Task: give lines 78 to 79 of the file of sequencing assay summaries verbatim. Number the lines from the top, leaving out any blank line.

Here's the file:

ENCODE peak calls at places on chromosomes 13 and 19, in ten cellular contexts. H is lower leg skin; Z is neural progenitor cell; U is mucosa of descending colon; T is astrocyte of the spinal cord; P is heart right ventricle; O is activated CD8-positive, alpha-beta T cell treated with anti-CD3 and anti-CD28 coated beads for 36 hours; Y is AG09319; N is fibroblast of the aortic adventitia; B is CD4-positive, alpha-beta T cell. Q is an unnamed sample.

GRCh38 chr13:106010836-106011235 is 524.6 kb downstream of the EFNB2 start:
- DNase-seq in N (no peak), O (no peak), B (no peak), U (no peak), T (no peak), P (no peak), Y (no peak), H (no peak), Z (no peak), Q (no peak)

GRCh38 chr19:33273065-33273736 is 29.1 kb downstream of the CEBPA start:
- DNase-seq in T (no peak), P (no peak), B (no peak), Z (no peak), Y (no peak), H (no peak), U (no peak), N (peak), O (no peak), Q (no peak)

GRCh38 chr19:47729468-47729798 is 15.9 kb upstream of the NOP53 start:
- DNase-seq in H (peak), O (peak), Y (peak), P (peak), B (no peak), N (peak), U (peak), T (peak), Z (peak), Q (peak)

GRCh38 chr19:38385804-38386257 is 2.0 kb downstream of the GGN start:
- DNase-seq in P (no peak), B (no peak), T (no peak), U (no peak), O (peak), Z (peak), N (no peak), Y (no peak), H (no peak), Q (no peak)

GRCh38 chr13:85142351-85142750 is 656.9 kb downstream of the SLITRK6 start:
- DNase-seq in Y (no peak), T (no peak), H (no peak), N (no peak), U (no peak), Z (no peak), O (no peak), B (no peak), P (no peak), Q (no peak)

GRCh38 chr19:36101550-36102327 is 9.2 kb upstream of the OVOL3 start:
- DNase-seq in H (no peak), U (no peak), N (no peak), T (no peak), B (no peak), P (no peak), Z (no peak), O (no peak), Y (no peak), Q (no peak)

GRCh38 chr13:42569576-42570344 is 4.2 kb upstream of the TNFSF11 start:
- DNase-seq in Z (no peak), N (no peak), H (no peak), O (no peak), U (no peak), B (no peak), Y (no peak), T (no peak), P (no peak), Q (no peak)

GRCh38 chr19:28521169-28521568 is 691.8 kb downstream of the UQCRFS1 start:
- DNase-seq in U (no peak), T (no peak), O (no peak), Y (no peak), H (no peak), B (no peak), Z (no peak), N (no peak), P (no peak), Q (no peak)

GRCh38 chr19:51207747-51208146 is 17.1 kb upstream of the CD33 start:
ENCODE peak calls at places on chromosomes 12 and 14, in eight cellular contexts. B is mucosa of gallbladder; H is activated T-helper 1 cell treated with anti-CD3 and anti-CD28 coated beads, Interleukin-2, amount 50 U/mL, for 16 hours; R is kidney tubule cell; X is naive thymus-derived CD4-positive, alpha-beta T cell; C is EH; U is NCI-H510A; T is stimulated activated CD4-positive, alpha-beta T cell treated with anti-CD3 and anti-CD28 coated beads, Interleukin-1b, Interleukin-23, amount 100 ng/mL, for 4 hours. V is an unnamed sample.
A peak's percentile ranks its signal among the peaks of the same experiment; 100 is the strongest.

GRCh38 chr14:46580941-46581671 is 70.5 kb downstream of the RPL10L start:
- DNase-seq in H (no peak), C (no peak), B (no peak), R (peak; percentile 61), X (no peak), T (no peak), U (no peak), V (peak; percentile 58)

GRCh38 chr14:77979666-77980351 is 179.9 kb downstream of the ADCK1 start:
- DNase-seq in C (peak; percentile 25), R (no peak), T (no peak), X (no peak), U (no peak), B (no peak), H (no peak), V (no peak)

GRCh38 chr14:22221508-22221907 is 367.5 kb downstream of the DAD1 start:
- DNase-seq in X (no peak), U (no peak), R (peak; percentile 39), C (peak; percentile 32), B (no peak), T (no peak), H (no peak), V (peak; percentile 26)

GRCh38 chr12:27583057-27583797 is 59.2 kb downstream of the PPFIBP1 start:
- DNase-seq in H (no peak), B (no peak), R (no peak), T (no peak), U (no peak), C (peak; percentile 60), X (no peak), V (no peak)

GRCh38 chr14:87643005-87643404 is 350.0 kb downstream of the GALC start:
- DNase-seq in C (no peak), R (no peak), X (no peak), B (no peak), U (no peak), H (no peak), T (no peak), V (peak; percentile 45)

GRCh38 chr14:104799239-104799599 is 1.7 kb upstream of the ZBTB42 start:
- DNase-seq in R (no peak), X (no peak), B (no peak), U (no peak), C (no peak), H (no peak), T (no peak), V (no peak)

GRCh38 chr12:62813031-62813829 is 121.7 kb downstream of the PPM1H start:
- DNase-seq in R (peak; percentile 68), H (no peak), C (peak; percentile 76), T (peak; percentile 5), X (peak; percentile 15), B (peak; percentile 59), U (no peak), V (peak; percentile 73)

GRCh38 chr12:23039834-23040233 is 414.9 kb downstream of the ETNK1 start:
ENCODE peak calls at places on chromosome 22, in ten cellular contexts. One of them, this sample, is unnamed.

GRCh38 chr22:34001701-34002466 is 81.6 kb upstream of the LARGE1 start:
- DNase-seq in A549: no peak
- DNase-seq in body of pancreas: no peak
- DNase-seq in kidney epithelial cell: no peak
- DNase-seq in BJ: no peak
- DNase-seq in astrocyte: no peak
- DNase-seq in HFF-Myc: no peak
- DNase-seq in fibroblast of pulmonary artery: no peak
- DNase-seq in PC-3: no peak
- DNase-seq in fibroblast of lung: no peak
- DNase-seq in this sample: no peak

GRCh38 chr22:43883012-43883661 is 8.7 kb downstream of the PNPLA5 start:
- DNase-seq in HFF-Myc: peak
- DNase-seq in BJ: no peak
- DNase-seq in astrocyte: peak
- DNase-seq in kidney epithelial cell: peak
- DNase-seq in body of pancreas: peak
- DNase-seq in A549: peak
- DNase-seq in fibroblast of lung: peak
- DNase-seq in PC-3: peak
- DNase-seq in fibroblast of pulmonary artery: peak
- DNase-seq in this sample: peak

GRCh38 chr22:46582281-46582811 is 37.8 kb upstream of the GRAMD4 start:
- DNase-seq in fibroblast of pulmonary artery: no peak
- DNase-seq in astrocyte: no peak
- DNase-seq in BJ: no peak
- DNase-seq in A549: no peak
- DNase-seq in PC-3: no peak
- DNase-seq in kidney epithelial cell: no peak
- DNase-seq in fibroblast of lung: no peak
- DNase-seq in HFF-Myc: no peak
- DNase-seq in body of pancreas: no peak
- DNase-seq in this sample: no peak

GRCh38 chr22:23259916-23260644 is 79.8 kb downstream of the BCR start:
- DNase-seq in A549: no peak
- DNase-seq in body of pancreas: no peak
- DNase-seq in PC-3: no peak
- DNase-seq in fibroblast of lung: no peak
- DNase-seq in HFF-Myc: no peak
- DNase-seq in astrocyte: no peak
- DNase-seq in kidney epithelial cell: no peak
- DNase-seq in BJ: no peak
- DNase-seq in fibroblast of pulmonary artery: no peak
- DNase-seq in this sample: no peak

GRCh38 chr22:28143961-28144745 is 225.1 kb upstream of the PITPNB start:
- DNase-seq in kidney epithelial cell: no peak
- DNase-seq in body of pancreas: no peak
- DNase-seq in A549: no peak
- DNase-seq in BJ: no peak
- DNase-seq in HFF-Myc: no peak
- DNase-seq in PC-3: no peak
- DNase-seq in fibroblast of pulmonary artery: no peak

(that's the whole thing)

- DNase-seq in BJ: no peak
- DNase-seq in fibroblast of pulmonary artery: no peak